Despite chloride being the most abundant extracellular anion, its significance in clinical practice was undervalued for years. In the past decade this has dramatically changed to the point of chloride receiving the distinction of “queen” of electrolytes (1); with several observational and interventional studies focused on the chloride content of crystalloid solutions used for fluid resuscitation.
For years, isotonic 0.9% saline has been the intravenous crystalloid of choice for fluid resuscitation despite its supraphysiologic content of chloride in relation to plasma, its acidic pH, and the absence of other electrolyte content similar to plasma (2). Importantly, murine models of sepsis showed that the use of 0.9% saline for resuscitation caused hyperchloremic metabolic acidosis, increment in pro-inflammatory cytokines such as IL-6, increased nitric oxide release and NF-κB DNA binding, which was attenuated by the use of more balanced crystalloids with less content of chloride (3,4). Furthermore, incident acute hyperchloremia has been linked to increased risk of acute kidney injury (AKI), mediated by distal tubular chloride delivery affecting tubule-glomerular feedback and the imbalance between vasodilatory prostaglandin E2 and vasoconstrictive thromboxane A2 synthesis, thus causing vasoconstriction and ultimately decreasing renal blood flow (5).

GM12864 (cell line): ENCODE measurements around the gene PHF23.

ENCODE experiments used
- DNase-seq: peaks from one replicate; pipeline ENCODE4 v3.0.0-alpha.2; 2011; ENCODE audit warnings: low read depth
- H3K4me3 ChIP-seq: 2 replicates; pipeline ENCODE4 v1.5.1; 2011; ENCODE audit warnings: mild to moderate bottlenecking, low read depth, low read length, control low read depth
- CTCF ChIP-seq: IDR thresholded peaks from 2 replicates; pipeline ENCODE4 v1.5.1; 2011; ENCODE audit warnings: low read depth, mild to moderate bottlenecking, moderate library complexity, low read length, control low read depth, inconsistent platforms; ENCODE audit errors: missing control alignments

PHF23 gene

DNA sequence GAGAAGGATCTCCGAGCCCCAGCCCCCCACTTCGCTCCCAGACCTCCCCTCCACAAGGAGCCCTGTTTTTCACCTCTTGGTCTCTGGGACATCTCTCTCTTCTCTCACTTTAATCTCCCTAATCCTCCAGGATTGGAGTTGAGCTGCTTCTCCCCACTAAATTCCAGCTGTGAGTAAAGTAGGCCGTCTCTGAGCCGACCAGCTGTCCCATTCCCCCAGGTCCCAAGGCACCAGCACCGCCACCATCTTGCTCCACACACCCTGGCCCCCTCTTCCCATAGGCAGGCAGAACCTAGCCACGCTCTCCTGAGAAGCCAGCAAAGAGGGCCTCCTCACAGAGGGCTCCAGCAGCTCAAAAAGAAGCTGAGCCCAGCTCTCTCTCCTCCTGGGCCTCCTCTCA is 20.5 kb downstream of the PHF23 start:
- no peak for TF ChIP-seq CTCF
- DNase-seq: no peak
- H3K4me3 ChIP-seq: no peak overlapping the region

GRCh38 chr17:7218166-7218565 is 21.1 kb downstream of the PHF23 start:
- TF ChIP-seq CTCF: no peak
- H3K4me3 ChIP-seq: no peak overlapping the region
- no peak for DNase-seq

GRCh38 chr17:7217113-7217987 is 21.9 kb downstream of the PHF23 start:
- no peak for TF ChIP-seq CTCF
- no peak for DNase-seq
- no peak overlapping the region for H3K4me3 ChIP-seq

Following pre-clinical evidence, several clinical studies focused on comparing balanced solutions (chloride restrictive approaches) vs. non-balanced solutions (chloride liberal approaches) (6-8). These studies showed that chloride-rich solutions are associated with increased mortality and less consistently with end-organ injury (e.g., AKI). Additionally, observational studies in humans confirmed the relationship of high chloride intravenous load and/or hyperchloremia with adverse outcomes in critically ill patients, including mortality and AKI (9-11). More conclusively, two recent large randomized clinical trials (SALT-ED and SMART) (12,13) both demonstrated benefit of balanced solutions over isotonic 0.9% saline as resuscitation fluids for the risk of major adverse kidney events (MAKE). Critically ill adults that received balanced solutions as intravenous resuscitation fluids had less frequent MAKE compared to those receiving 0.9% saline [14.3% vs. 15.4%, OR 0.91 (95% CI, 0.84–0.99); P=0.04]. Similarly, in non-critically ill patients, there was an advantage of balanced solutions over 0.9% saline (4.7% vs. 5.6% incident MAKE, OR 0.82 (95% CI, 0.70–0.95); P=0.01] (12,13). These studies somehow ended the resilience to the utilization of chloride-restrictive approaches for fluid resuscitation, and emphasized the need for implementing the more frequent use of balanced solutions for fluid resuscitation in the intensive care unit (ICU) and non-ICU settings.